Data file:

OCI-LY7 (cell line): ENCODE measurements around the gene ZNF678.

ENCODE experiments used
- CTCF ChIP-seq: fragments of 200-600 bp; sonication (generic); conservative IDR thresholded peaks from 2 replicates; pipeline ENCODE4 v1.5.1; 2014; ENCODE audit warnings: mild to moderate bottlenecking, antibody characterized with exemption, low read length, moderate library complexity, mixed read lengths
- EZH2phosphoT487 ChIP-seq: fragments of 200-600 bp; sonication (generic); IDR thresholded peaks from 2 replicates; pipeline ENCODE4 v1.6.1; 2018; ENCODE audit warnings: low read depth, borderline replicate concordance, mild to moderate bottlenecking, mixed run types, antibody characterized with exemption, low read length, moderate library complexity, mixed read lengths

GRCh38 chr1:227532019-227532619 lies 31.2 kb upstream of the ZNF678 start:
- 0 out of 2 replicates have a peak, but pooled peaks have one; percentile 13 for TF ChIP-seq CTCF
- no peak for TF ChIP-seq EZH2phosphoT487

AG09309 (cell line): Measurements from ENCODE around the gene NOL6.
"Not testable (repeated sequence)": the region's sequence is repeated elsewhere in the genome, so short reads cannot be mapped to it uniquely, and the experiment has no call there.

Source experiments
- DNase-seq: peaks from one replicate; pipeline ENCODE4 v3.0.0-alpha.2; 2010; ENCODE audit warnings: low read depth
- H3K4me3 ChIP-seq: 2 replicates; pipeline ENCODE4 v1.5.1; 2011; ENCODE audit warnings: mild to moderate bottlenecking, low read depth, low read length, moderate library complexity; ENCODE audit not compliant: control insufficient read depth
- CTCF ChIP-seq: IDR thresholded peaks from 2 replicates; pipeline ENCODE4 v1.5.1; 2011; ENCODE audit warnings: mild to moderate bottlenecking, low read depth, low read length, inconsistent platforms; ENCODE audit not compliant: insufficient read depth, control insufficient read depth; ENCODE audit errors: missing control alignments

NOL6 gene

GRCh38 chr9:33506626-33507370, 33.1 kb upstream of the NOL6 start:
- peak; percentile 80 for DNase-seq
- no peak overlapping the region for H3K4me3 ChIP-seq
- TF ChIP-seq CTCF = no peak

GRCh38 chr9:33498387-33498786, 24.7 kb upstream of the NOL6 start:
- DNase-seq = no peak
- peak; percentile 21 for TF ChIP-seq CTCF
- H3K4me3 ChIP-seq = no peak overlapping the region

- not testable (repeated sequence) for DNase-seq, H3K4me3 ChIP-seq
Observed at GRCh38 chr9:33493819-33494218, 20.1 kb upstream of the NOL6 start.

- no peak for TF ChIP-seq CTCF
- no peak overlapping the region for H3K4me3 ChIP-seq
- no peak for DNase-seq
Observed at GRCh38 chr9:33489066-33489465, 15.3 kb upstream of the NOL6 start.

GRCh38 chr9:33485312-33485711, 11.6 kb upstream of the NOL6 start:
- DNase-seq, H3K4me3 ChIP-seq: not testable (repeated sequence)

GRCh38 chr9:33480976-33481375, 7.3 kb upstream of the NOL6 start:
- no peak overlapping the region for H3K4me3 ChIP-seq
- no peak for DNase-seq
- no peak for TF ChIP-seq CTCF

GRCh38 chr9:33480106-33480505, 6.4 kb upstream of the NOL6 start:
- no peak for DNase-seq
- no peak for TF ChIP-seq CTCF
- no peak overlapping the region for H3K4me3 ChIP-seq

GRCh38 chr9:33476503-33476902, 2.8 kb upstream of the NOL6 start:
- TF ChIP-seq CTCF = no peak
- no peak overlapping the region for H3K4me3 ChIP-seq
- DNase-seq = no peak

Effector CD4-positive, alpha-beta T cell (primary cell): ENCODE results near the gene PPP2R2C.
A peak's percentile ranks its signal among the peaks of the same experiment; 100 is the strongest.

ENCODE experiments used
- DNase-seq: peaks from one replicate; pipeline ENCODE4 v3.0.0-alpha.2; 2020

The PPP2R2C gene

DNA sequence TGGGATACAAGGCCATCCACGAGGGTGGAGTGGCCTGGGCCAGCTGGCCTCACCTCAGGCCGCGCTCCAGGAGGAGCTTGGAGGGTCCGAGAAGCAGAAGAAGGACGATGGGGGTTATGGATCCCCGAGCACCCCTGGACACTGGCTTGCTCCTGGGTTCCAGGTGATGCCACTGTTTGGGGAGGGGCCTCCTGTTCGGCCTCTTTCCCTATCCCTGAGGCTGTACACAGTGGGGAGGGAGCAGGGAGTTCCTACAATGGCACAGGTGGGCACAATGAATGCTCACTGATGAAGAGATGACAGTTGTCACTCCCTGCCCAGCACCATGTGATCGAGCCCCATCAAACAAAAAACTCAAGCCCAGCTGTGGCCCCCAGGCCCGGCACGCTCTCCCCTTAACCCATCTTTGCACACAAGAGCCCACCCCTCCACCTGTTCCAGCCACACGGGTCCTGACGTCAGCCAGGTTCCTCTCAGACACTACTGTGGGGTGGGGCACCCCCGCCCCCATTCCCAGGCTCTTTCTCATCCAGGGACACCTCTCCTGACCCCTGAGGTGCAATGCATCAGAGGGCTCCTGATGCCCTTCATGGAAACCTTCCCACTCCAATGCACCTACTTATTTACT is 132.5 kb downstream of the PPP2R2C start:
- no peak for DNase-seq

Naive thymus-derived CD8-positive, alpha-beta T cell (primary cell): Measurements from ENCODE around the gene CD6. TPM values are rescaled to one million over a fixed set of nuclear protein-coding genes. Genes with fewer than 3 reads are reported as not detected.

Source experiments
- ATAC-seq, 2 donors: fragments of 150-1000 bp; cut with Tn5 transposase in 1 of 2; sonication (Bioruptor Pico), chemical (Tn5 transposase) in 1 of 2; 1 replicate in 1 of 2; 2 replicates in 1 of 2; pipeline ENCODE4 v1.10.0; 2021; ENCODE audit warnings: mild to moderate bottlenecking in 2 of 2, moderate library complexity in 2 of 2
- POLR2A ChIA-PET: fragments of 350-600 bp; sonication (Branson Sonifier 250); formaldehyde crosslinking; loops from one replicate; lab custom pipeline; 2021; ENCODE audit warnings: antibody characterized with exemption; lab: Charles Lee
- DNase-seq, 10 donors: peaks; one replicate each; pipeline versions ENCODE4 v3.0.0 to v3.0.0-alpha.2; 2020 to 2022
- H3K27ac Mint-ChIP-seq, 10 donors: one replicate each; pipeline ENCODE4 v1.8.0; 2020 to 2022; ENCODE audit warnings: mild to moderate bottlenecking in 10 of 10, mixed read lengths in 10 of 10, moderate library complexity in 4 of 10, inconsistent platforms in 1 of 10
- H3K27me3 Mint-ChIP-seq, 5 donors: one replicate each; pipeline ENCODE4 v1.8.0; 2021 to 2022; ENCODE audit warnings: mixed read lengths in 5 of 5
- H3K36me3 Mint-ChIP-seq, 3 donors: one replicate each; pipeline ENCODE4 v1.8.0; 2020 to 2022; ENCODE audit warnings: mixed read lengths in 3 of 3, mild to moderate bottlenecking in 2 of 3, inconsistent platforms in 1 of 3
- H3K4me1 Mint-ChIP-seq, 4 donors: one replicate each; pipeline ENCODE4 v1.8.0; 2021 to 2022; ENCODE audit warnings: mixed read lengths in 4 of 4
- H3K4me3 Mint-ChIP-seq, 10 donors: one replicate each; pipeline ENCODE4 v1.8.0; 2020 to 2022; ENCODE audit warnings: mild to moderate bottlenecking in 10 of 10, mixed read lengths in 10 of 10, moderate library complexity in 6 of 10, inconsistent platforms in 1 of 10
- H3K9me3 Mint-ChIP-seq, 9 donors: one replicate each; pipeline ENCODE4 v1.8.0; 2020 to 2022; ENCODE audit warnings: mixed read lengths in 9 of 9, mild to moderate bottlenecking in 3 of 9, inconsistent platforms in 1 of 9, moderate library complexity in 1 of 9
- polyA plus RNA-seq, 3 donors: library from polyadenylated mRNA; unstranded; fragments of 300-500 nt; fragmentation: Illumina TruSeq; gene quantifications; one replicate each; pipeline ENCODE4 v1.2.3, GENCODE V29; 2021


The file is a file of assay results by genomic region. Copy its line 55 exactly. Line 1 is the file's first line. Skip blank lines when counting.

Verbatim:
- H3K27ac Mint-ChIP-seq, 10 donors: one replicate each; pipeline ENCODE4 v1.8.0; 2020 to 2022; ENCODE audit warnings: mild to moderate bottlenecking in 10 of 10, mixed read lengths in 10 of 10, moderate library complexity in 4 of 10, inconsistent platforms in 1 of 10